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Scarborough / Wick (Donald Murray): Week 9 – 20 May

The gorse is out, which means it’s time to visit Helmsdale again. There’s a steep hill covered in bright yellow gorse rising high above the town and when, as now, the sun shines down from a brilliant blue sky, the sea glitters with reflected light and the gorse is full bloom, it’s as if God’s decided to paint the world in primary colours after a long, dreary, monochrome winter.

Helmsdale’s just over the border into Sutherland, some 35 miles south of Wick. It’s a lovely place, in the way that Wick, bless it’s dear old heart, really isn’t. It even used to have a castle, but—I believe the word I’m groping for here is “facepalm”—the remains were demolished in the 1970s to make way for a—sigh—bypass. Like so much of the Highlands, it’s a story of used-to-be’s. There used to be a crofting community in the uplands, but that went with the Clearances. There used to be a fishing industry, but that went with the fish. There even used to be a gold rush, when in 1869 some 600 prospectors descended on the hills up Kildonan Strath. Now there’s tourists, and gorse, and light: as brilliant as if the world were a vast cathedral and the sea and sky its stained-glass windows.

Old Bridge and Clocktower in Helmsdale

In gansey news the first Scarborough sleeve is almost finished, just the cuff to finish off. And I’ve laid the foundations of the Wick pattern, which I must say the Frangipani cornish fudge yarn shows off very clearly. Note the “print o’ the hoof” horseshoe cables, too: a bit of a bugger to knit, but a very effective detail. I’ll hopefully post the pattern charts next week.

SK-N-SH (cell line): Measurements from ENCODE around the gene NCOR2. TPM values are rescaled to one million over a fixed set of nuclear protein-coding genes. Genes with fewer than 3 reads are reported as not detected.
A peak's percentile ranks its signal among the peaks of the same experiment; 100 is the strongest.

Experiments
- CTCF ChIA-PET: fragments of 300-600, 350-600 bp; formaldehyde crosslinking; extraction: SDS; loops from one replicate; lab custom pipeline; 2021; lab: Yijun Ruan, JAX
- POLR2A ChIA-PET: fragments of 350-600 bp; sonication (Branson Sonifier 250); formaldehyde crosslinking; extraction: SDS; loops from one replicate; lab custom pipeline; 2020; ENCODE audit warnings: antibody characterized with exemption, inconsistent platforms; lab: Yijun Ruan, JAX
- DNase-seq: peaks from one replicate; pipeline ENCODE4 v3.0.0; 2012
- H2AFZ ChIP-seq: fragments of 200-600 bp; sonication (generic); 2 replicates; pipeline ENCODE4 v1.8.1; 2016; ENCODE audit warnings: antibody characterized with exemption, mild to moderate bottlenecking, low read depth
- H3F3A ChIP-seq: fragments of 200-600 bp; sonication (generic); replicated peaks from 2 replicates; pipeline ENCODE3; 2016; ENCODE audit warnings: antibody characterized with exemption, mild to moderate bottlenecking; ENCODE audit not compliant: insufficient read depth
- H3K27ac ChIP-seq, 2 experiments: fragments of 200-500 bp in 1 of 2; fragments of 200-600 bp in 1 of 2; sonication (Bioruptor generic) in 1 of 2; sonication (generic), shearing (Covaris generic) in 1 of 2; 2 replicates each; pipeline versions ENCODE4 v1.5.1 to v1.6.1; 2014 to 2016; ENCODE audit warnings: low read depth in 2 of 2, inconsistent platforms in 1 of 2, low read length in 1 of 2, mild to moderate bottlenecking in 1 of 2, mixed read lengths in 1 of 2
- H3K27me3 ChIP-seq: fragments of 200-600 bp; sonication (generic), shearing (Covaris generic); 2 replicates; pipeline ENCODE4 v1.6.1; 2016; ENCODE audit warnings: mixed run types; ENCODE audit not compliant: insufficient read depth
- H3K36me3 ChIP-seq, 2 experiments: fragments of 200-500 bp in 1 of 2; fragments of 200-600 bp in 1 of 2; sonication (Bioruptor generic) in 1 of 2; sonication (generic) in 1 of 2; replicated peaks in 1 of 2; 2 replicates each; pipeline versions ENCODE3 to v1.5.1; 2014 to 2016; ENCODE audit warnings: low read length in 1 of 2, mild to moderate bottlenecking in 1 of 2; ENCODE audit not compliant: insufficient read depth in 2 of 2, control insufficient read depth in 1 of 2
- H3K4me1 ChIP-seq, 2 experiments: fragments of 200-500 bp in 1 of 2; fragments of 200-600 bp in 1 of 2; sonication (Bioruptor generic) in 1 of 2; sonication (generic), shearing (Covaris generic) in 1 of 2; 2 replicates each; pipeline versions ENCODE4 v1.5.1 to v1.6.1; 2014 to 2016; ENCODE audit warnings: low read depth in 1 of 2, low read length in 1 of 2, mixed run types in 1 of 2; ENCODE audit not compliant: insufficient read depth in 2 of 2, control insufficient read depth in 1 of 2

View up the strath from the old bridge

Helmsdale was a Viking settlement back in the day (the name comes from Old Norse for “valley of the helmet”). One famous former resident was the 12th century Vikingess Frakkok, wife of Liot the Renegade. (I do love Viking nicknames: Eystein Foul-Fart and Kolbeinn Butter-Penis being the clear winners in a crowded field.) Well, the Orkneyinga Saga records that she helped her sister create a poison shirt sewn with gold intended for her nephew, Earl Paul. But Harald, her other nephew, saw it and was jealous, and insisted on having it. His mother and aunt explained “that if he put on the garment his life would be at risk”, but he put it on anyway, and “his flesh started to quiver and he began to suffer terrible agony”, until he took to his bed and died. The moral? Always listen to your mother, kids, especially—and I can’t stress this enough—if she’s a Viking.

6 comments to Scarborough / Wick (Donald Murray): Week 9 – 20 May

  • meg macleod

    witty and beautiful post as aye…..

  • =Tamar

    Were they cousins, or was it a case of extreme sibling rivalry? There doesn’t seem to have been much to choose from between them. Or perhaps the shirt was intended for Harald in the first place and they trusted his jealousy to save Earl Paul.

    People whose business is to build roads never seem to question whether they are destroying the main reason tourists would want to drive to that area.

    A host of golden gorse… not quite the rhythm that daffodils gives, but just as pretty from a distance.

    • Gordon

      Hi Tamar, they were brothers and for some reason their mother and aunt wanted to dispose of one for the other – maybe he never called her at Christmas, you never know.

      An early draft of Shakespeare’s Richard III has the line “Some gorse! Some gorse! My kingdom for some gorse!” Before common sense prevailed…

  • Elizabeth

    Thanks for another great post, keeping me motivated by watching you at it!

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